MLK Responds to Questions Pertaining to the Civil Rights Movement

Selma, AL, Alabama (AL), Michigan (MI), Detroit, MI, New Jersey (NJ), Chicago, IL, Illinois (IL), VIETNAM, California (CA), Los Angeles, CA, Atlanta, GA, Georgia (GA), Cleveland, OH, Ohio (OH)

Dr. King responds to a series of questions concerning such topics as his opposition to the Vietnam War, the direction of the Civil Rights Movement, urban riots in Detroit and Newark, and SCLC initiatives catered to the ghettos of the American South.

Sin

Dr. King notes that Genesis 5:24, 6:9 and 6:22 make it clear that sin is not universal.

Letter from Beryl Arensberg to MLK

Sunday, May 21, 1967
New York, NY

Beryl Arensberg writes Dr. King asking him to consider a strategy that emphasizes a collective mourning for all those impacted by the Vietnam War. He believes such a course of action will inspire direct impact in several admirable ways.

Stichting Werkgroep Wereldunie Writes to MLK

Monday, December 18, 1967
NETHERLANDS, SWITZERLAND

Johan Keijser, writing for the Board of the Foundation of Stichting Werkgroep Wereldunie, sends a letter to Dr. King. It includes a list of names of those whom the group has invited to form a committee of support for their efforts in creating a "provisional world government." The list includes artists, intellectuals, national government leaders, and religious leaders from all over the world. Remarkably, it also includes "father of the hydrogen bomb" Edward Teller.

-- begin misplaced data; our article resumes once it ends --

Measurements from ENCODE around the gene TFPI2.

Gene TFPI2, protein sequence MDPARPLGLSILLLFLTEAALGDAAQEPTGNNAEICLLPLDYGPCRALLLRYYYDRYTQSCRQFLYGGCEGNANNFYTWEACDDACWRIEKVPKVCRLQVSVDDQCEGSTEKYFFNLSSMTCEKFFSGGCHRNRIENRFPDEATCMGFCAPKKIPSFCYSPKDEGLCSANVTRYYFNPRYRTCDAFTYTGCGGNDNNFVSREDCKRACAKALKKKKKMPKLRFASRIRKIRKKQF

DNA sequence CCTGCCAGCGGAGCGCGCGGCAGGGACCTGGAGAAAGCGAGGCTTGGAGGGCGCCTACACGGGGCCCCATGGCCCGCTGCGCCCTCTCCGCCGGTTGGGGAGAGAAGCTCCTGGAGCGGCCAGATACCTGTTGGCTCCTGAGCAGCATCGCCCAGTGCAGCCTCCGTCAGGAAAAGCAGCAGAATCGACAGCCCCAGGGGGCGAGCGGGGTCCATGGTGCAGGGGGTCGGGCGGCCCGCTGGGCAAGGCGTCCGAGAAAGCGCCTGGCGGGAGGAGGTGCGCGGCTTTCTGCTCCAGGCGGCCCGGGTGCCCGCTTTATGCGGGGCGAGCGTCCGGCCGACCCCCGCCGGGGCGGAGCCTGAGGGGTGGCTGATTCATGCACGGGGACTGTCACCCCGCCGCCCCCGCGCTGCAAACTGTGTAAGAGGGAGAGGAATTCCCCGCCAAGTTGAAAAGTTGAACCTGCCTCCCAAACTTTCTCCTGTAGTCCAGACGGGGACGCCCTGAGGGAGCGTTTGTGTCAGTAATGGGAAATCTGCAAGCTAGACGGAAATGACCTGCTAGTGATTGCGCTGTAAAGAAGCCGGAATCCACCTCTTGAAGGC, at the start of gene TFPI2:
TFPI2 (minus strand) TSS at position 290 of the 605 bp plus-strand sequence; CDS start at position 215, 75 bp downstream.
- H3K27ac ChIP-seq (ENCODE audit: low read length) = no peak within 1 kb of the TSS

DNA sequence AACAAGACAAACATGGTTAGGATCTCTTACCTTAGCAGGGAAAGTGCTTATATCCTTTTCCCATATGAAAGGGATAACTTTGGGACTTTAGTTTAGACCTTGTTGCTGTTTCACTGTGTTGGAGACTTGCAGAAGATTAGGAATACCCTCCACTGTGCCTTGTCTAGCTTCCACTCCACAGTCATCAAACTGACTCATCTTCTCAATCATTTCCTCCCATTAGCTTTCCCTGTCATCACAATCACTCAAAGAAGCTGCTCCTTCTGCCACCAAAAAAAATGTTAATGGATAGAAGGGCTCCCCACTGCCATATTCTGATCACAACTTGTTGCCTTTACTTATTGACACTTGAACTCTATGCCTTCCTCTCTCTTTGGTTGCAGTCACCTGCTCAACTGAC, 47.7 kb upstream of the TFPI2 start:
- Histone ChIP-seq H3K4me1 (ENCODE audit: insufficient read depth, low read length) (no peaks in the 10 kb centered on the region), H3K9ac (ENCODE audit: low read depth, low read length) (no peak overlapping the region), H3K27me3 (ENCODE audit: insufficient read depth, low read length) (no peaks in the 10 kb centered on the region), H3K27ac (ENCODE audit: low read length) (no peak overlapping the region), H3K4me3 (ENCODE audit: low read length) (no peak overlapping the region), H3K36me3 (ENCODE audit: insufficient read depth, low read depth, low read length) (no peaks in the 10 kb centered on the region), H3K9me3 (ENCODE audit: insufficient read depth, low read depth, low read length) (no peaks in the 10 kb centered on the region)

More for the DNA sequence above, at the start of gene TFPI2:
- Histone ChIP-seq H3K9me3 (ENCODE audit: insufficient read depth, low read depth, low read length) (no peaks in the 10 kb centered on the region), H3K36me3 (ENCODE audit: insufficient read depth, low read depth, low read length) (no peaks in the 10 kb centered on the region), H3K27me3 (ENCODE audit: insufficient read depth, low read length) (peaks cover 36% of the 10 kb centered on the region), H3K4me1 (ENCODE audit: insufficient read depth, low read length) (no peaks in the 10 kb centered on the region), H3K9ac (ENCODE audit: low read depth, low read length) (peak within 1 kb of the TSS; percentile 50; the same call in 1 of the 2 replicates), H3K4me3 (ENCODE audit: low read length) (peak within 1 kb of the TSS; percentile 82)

SCLC's People to People Tour

Atlanta, GA, Alabama (AL)

The SCLC held their Alabama "People to People Tour" from December 5-8, 1962. This itinerary lists the SCLC staff that participated in addition to the locations of their meetings.

Letter From Don Slaiman

Washington, D.C., New York (NY)

Don Slaiman of the AFL-CIO encloses a brochure titled "The Right to Strike and General Welfare." This brochure, which was developed by the Committee on the Church and Economic Life of the National Council of Churches, address problems and proposes solution to the Labor Movement.

Survey from Jack Hillhouse to Dr. Martin Luther King, Jr. about Mass Communications Media

Indiana (IN)

This incomplete survey form is from a graduate student, Jack Hillhouse, seeking to understand the connection, if any, between mass communications media and race riots, demonstrations, and disturbances.

Letter from Nancy Atkinson of Time Magazine to MLK

Wednesday, April 29, 1964
New York, NY, New York (NY), Atlanta, GA

Nancy Atkinson sends Dr. King a duplicate of the Time Magazine cover honoring him as the Man of the Year for 1963. He is informed that the cover will be a part of a traveling exhibit of other Time covers.

Letter from John Due Jr. to MLK

Atlanta, GA, Tallahassee, FL, Florida (FL), Montgomery, AL

Mr. Due writes Dr. King to offer his services as a Field Representative for the SCLC. He provides a summary of his Civil Rights background along with a list of character references.